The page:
Our philosophy is that to solve the world’s toughest problems we need exponentially more resources than can be provided through just traditional philanthropy.  Impact investing offers an opportunity to tap a giant new capital source to create sustainable, scalable solutions that can have potential game-changing results.

For the whole August 29th interview in Forbes.






Filed under: Impact Investing, Social Entrepreneurs

Impact Investment Fund Challenge

Can the world of finance (you know, the same one that brought the financial crisis) be the same conduit for “capitalism 2.0”?

Filed under: Impact Investing, Innovation, Social Entrepreneurs

SOCAP RECAP: And what really is next?

At SOCAP, the excitement and energy at the conference was palatable. Never before has there been a gathering of bright, creative, energetic, diverse, and driven group of people. Truly. But perhaps that is what it takes to bring a new sector to life.

Enough about the amazing SOCAP conference, what is actually happening as a result of it? From first-hand observation, there is action across disciplines, from public policy to investment management, bootstrapping entrepreneurs to corporate attorneys, helping to move forward and make way for the impact sector. The industry is still in its formative years, developing and forming, but it will not be long before significant progress is made. Things happen quickly when bright and creative people get together.

Progress has been noted. The NYT sourced an article from Johnathan Weber of The Bay Citizen on topic of the conference.

But the notion that for-profit companies with a social mission at their core could constitute an “asset class” is fairly new. And though there are myriad challenges in making it real, there is genuine progress.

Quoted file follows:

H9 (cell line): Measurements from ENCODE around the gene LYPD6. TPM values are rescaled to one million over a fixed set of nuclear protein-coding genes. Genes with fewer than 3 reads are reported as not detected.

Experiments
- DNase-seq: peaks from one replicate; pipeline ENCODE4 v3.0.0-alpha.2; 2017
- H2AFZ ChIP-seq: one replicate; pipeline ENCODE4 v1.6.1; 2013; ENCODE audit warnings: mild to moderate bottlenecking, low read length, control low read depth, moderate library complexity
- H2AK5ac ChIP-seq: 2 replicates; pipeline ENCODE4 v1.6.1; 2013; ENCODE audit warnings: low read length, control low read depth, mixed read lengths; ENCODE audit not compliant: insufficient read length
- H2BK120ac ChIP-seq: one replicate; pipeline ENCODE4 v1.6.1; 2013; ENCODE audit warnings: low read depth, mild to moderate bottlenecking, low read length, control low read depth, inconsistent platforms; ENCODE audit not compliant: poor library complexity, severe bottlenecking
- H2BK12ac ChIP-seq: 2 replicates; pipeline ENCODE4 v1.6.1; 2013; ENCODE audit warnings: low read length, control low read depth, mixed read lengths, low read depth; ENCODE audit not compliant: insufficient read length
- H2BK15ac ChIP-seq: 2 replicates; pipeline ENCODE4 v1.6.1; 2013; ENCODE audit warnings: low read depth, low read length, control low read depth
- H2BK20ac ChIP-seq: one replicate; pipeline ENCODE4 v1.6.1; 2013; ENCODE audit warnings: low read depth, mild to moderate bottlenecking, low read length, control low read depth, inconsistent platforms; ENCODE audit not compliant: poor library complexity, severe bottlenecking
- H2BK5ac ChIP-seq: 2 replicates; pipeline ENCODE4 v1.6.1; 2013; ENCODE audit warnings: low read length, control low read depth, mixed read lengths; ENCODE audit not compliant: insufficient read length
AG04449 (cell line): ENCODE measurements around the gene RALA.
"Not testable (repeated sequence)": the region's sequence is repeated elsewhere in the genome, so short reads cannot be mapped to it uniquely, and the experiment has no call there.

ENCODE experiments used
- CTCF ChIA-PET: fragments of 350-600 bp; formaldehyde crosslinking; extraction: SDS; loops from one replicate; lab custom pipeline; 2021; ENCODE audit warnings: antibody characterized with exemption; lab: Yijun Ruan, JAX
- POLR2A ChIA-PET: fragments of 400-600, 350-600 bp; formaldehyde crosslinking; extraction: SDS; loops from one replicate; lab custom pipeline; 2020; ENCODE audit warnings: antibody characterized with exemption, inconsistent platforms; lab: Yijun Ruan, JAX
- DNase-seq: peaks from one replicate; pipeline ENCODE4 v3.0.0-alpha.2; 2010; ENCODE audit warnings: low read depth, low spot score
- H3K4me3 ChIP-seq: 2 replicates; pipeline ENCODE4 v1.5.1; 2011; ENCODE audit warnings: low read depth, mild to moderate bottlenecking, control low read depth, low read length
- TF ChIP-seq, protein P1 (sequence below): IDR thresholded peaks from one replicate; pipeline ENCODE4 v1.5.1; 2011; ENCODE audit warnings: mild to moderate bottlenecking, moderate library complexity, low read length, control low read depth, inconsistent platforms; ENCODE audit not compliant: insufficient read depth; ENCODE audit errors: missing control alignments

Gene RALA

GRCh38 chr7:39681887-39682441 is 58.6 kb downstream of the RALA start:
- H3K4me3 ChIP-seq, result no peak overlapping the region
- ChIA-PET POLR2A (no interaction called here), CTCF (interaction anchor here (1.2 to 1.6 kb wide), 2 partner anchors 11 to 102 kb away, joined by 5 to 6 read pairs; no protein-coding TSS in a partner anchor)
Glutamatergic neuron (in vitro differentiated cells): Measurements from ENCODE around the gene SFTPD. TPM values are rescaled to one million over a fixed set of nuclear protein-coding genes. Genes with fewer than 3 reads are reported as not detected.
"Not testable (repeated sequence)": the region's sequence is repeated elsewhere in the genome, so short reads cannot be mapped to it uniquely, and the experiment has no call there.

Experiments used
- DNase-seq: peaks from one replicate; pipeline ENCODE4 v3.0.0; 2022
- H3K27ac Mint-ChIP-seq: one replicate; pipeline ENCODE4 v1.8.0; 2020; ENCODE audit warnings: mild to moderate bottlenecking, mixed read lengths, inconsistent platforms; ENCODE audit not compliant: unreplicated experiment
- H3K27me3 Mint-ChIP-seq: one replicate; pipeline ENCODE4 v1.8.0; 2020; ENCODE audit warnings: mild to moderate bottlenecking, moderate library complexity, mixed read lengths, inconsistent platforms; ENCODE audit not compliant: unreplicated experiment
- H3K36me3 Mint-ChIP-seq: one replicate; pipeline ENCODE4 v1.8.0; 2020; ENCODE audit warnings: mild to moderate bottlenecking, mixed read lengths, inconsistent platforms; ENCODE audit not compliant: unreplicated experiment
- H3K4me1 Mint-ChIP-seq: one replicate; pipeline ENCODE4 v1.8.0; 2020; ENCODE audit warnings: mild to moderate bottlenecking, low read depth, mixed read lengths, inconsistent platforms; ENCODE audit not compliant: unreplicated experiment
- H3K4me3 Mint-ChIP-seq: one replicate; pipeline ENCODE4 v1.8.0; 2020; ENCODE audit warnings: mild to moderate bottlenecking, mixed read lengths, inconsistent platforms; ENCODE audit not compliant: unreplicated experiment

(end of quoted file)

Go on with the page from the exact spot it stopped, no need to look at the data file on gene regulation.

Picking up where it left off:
Kevin Jones, a serial entrepreneur who created the SOCAP conference, said such attitudes were evolving rapidly. “There is a changing investor mindset,” he said. “There is a true moral hunger for a new asset class.”

Mr. Jones cited a recent study showing that some $120 billion of investment capital — much of it from wealthy families — is looking for a socially productive, and profitable, home.

Collectively, social entrepreneurs, investors, and support organizations are still developing the infrastructure for the emerging asset class. Networks, legal structures, social policy advocates, and financial products are still being created to expand the base and make the market more available and mainstream. The collective belief is that this is a viable market and that there really is a means to do good while making money. Both institutional and retail investors should have opportunities to put their capital to work, not just earning a profit, but solving challenging environmental and social issues.

The character of social entrepreneurs and investors goes beyond “we can” to “we ARE”. With the dedication and innovation of talented people, the momentum is already moving social enterprise and impact investment forward.

Filed under: Impact Investing, Social Entrepreneurs

Wolverines Invest in Impact

Via PRNewswire Post: The University of Michigan’s Ross School of Business, a nationally and globally ranked top 25 school, has set itself up to be the educational leader within the impact investment space. Not merely focusing on social enterprise, U of M has developed coursework designed to provide MBA students with the tools and techniques to evaluate and finance social venture investments.

In addition to coursework, in 2009 the school  launched a student-run social venture fund to make investments in for-profit social ventures. The first investment is slated to be made this coming spring.

Filed under: Impact Investing, Innovation, Social Entrepreneurs

Big Brands Take On Scrap Fabric High-Fashion

See that scrap of leftover fabric on the floor of the textile mill or clothing manufacture floor? Don’t throw it away and bog up the landfill! Turn it into a dress! Then sell it on the floor of one of the largest retailers in the world!

Sound insane? Sound like a losing venture? Not these days. Goodone, a UK recycled clothing company, has signed on with Topshop and Tesco (Tesco being one of the largest retailers in the world). Over the past year, Goodone has reworked their strategy in order to get to the point where they could contract with such large-scale retailers. It seems the strategy paid off with contracts.

Filed under: Impact Investing, Innovation, Social Entrepreneurs